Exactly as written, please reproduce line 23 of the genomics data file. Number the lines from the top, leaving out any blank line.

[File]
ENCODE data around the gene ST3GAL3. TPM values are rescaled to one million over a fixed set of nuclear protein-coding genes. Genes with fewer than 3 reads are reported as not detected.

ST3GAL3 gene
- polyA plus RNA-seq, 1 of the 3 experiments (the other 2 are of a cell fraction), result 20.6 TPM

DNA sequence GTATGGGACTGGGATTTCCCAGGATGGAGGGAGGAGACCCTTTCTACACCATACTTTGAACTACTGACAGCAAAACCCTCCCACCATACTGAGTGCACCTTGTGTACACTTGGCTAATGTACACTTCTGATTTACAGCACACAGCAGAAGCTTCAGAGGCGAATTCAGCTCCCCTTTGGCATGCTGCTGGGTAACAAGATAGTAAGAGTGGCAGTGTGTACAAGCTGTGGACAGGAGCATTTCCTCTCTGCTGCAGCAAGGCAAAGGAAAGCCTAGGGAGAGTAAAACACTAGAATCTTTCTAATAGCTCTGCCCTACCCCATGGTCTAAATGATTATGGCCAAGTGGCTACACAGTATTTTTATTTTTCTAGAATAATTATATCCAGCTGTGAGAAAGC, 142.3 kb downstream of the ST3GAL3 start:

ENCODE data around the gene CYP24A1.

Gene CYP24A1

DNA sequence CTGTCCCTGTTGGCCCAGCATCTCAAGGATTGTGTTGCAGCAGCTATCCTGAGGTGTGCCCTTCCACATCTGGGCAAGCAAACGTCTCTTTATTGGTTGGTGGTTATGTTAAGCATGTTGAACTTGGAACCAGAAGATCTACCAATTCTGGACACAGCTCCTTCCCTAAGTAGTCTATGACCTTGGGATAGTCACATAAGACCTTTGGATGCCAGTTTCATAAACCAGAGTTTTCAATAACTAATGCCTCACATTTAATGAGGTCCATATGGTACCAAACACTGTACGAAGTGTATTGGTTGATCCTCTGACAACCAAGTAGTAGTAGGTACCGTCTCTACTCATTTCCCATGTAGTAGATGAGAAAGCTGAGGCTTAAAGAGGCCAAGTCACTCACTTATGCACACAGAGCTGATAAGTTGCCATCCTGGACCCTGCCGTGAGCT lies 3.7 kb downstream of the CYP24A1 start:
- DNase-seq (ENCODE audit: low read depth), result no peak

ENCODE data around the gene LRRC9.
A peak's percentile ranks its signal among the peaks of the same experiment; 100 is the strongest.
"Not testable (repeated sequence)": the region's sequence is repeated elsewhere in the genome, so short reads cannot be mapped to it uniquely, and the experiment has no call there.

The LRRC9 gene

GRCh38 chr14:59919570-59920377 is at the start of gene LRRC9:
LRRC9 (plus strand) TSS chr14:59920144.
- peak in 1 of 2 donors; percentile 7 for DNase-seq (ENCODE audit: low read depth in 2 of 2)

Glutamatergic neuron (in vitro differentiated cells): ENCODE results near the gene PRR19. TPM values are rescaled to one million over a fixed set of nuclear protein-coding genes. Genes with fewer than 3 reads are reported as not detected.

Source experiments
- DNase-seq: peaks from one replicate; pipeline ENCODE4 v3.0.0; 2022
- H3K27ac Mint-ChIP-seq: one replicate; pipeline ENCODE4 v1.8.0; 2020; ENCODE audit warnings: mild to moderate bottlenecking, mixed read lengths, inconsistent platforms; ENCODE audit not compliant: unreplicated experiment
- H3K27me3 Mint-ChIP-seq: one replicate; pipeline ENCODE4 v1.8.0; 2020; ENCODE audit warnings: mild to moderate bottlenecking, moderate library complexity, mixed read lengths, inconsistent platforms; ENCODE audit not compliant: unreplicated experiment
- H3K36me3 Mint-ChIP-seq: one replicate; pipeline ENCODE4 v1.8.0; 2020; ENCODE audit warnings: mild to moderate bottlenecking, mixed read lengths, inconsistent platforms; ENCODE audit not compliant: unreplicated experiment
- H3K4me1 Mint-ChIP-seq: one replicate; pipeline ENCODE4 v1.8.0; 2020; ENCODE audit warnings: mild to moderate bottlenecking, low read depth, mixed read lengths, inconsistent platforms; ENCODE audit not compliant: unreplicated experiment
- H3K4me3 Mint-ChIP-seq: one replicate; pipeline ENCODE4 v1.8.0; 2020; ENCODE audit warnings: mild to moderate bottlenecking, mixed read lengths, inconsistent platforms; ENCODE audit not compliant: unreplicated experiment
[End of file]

- H3K4me3 Mint-ChIP-seq: one replicate; pipeline ENCODE4 v1.8.0; 2020; ENCODE audit warnings: mild to moderate bottlenecking, mixed read lengths, inconsistent platforms; ENCODE audit not compliant: unreplicated experiment